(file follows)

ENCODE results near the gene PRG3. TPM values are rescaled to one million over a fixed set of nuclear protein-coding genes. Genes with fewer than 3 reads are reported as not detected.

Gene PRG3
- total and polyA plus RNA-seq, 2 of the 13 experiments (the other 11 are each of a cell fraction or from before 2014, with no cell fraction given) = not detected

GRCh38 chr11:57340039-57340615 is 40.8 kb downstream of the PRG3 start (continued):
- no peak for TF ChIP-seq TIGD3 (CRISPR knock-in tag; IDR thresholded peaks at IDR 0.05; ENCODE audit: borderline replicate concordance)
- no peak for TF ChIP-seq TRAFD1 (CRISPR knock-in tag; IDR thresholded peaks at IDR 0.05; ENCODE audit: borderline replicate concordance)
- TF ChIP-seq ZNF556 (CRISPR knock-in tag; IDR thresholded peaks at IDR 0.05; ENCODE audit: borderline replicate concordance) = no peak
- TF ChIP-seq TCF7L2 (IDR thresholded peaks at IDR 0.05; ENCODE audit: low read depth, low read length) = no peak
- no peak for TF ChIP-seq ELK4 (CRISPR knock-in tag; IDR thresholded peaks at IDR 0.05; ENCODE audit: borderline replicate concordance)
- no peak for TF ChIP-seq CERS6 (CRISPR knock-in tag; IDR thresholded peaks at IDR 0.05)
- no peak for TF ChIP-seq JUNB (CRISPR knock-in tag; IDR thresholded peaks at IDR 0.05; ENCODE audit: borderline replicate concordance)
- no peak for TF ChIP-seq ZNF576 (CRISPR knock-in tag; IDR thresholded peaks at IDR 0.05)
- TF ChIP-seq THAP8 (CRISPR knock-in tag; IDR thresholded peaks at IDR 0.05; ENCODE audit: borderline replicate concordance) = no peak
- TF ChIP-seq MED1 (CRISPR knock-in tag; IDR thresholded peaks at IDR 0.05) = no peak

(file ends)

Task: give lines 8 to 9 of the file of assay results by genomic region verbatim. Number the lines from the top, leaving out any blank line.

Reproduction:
- TF ChIP-seq TCF7L2 (IDR thresholded peaks at IDR 0.05; ENCODE audit: low read depth, low read length) = no peak
- no peak for TF ChIP-seq ELK4 (CRISPR knock-in tag; IDR thresholded peaks at IDR 0.05; ENCODE audit: borderline replicate concordance)